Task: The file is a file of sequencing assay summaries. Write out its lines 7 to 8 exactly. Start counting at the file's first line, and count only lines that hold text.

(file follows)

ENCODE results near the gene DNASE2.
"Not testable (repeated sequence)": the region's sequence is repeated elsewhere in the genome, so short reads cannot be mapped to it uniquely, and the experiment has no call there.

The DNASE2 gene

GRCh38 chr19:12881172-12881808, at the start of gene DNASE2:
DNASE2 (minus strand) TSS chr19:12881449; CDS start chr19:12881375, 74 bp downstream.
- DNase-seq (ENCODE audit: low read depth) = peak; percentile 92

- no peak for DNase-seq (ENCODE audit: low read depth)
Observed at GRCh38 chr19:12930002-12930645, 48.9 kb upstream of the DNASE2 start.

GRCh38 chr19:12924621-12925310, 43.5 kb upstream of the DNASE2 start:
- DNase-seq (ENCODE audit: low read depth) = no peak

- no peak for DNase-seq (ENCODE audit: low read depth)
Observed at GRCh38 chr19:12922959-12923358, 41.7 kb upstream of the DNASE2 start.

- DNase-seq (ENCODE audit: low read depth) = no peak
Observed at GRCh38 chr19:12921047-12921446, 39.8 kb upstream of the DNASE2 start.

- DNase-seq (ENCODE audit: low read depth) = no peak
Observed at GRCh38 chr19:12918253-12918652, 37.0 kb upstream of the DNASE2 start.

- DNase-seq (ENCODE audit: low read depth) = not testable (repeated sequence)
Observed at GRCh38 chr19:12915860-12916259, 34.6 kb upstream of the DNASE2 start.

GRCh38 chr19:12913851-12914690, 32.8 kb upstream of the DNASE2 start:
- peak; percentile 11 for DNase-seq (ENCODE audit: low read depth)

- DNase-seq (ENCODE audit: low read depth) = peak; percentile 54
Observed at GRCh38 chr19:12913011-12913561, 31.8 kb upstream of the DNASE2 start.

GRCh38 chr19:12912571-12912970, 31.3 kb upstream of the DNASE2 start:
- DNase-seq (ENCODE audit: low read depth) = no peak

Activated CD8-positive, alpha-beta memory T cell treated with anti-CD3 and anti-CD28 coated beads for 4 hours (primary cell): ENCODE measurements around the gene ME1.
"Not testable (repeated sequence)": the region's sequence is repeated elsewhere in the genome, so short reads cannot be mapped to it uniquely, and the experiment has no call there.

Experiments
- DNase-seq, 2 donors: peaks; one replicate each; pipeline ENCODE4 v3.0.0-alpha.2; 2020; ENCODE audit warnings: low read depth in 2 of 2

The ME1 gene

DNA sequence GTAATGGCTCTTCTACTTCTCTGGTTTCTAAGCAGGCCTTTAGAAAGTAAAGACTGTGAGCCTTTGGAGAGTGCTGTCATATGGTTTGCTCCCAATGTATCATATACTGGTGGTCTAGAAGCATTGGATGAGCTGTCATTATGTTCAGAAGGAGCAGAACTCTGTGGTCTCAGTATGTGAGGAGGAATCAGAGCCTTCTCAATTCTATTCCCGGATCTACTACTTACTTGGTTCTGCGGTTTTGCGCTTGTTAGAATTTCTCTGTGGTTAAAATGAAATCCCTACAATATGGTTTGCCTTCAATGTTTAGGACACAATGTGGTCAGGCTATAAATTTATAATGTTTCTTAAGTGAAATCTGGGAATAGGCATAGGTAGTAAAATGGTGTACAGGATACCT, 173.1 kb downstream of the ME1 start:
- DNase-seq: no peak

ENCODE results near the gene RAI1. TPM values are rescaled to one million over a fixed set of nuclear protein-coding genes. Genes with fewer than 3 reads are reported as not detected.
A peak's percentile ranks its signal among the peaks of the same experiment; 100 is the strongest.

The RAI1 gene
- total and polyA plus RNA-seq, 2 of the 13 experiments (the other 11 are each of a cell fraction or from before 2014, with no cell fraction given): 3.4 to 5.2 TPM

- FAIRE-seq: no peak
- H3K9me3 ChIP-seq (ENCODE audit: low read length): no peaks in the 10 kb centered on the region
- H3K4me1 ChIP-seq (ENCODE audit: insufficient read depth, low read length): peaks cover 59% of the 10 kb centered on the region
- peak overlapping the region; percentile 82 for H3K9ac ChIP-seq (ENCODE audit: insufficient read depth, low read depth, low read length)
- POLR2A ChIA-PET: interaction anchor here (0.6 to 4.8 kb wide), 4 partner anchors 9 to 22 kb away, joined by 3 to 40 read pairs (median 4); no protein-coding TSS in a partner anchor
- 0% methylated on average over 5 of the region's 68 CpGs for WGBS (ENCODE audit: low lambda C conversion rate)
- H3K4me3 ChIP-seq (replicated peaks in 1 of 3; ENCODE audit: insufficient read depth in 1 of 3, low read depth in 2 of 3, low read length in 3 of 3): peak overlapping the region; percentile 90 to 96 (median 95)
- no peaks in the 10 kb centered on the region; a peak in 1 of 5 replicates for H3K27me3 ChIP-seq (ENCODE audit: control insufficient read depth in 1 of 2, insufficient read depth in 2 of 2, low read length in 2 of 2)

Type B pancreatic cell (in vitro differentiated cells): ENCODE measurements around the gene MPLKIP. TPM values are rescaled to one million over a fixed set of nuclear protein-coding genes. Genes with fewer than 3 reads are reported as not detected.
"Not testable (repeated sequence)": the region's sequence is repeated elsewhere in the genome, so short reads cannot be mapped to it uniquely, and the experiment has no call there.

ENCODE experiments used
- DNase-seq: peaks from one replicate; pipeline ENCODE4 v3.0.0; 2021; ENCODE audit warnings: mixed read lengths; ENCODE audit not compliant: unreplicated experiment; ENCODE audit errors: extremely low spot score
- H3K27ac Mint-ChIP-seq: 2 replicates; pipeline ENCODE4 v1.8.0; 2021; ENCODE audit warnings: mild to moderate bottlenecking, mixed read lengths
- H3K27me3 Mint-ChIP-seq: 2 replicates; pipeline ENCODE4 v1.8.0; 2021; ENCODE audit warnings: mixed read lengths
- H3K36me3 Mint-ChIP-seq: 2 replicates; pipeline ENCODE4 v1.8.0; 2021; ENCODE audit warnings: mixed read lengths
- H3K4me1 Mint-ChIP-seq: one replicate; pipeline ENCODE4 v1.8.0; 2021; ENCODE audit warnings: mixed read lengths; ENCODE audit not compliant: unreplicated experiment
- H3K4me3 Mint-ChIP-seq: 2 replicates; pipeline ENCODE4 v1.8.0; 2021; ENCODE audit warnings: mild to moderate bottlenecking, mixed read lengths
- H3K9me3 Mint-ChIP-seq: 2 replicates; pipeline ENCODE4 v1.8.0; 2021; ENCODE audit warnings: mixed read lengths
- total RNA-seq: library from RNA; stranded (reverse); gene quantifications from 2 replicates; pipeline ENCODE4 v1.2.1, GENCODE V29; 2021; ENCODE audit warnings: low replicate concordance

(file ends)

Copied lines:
- no peak for DNase-seq (ENCODE audit: low read depth)
Observed at GRCh38 chr19:12930002-12930645, 48.9 kb upstream of the DNASE2 start.